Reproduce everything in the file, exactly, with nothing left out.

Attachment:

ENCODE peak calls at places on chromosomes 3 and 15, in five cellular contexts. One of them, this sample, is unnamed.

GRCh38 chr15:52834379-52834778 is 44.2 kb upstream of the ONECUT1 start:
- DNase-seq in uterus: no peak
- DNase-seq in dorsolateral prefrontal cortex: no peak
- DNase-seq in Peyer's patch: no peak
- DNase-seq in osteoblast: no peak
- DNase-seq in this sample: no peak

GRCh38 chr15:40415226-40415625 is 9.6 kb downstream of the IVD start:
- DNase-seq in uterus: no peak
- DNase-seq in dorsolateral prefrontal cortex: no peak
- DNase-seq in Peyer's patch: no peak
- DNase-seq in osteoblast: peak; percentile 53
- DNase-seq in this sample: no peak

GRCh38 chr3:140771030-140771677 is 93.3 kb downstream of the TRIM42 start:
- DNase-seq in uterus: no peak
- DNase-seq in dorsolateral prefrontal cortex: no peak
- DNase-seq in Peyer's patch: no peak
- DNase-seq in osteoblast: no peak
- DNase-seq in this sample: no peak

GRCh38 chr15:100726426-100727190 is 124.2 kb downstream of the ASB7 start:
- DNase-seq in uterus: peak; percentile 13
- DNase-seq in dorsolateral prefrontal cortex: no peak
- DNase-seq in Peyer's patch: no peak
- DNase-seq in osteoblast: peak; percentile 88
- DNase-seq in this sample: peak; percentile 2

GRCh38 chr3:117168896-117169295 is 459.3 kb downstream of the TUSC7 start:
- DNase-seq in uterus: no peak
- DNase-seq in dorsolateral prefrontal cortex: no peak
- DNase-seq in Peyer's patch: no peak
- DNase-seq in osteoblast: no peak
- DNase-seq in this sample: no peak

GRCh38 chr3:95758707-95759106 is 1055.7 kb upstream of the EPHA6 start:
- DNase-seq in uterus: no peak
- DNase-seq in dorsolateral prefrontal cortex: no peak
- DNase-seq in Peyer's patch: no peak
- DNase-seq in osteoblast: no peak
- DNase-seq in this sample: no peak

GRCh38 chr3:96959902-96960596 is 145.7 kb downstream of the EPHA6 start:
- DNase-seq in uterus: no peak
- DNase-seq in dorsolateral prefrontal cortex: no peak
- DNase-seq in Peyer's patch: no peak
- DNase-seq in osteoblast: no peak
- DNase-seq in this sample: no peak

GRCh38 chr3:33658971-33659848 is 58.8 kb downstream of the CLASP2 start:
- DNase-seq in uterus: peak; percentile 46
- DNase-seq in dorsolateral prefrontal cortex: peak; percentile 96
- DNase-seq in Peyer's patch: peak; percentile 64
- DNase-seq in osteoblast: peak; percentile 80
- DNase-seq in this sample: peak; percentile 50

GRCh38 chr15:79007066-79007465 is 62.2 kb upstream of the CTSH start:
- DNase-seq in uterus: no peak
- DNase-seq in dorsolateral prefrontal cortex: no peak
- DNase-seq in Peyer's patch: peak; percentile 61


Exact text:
ENCODE peak calls at places on chromosomes 3 and 15, in five cellular contexts. One of them, this sample, is unnamed.

GRCh38 chr15:52834379-52834778 is 44.2 kb upstream of the ONECUT1 start:
- DNase-seq in uterus: no peak
- DNase-seq in dorsolateral prefrontal cortex: no peak
- DNase-seq in Peyer's patch: no peak
- DNase-seq in osteoblast: no peak
- DNase-seq in this sample: no peak

GRCh38 chr15:40415226-40415625 is 9.6 kb downstream of the IVD start:
- DNase-seq in uterus: no peak
- DNase-seq in dorsolateral prefrontal cortex: no peak
- DNase-seq in Peyer's patch: no peak
- DNase-seq in osteoblast: peak; percentile 53
- DNase-seq in this sample: no peak

GRCh38 chr3:140771030-140771677 is 93.3 kb downstream of the TRIM42 start:
- DNase-seq in uterus: no peak
- DNase-seq in dorsolateral prefrontal cortex: no peak
- DNase-seq in Peyer's patch: no peak
- DNase-seq in osteoblast: no peak
- DNase-seq in this sample: no peak

GRCh38 chr15:100726426-100727190 is 124.2 kb downstream of the ASB7 start:
- DNase-seq in uterus: peak; percentile 13
- DNase-seq in dorsolateral prefrontal cortex: no peak
- DNase-seq in Peyer's patch: no peak
- DNase-seq in osteoblast: peak; percentile 88
- DNase-seq in this sample: peak; percentile 2

GRCh38 chr3:117168896-117169295 is 459.3 kb downstream of the TUSC7 start:
- DNase-seq in uterus: no peak
- DNase-seq in dorsolateral prefrontal cortex: no peak
- DNase-seq in Peyer's patch: no peak
- DNase-seq in osteoblast: no peak
- DNase-seq in this sample: no peak

GRCh38 chr3:95758707-95759106 is 1055.7 kb upstream of the EPHA6 start:
- DNase-seq in uterus: no peak
- DNase-seq in dorsolateral prefrontal cortex: no peak
- DNase-seq in Peyer's patch: no peak
- DNase-seq in osteoblast: no peak
- DNase-seq in this sample: no peak

GRCh38 chr3:96959902-96960596 is 145.7 kb downstream of the EPHA6 start:
- DNase-seq in uterus: no peak
- DNase-seq in dorsolateral prefrontal cortex: no peak
- DNase-seq in Peyer's patch: no peak
- DNase-seq in osteoblast: no peak
- DNase-seq in this sample: no peak

GRCh38 chr3:33658971-33659848 is 58.8 kb downstream of the CLASP2 start:
- DNase-seq in uterus: peak; percentile 46
- DNase-seq in dorsolateral prefrontal cortex: peak; percentile 96
- DNase-seq in Peyer's patch: peak; percentile 64
- DNase-seq in osteoblast: peak; percentile 80
- DNase-seq in this sample: peak; percentile 50

GRCh38 chr15:79007066-79007465 is 62.2 kb upstream of the CTSH start:
- DNase-seq in uterus: no peak
- DNase-seq in dorsolateral prefrontal cortex: no peak
- DNase-seq in Peyer's patch: peak; percentile 61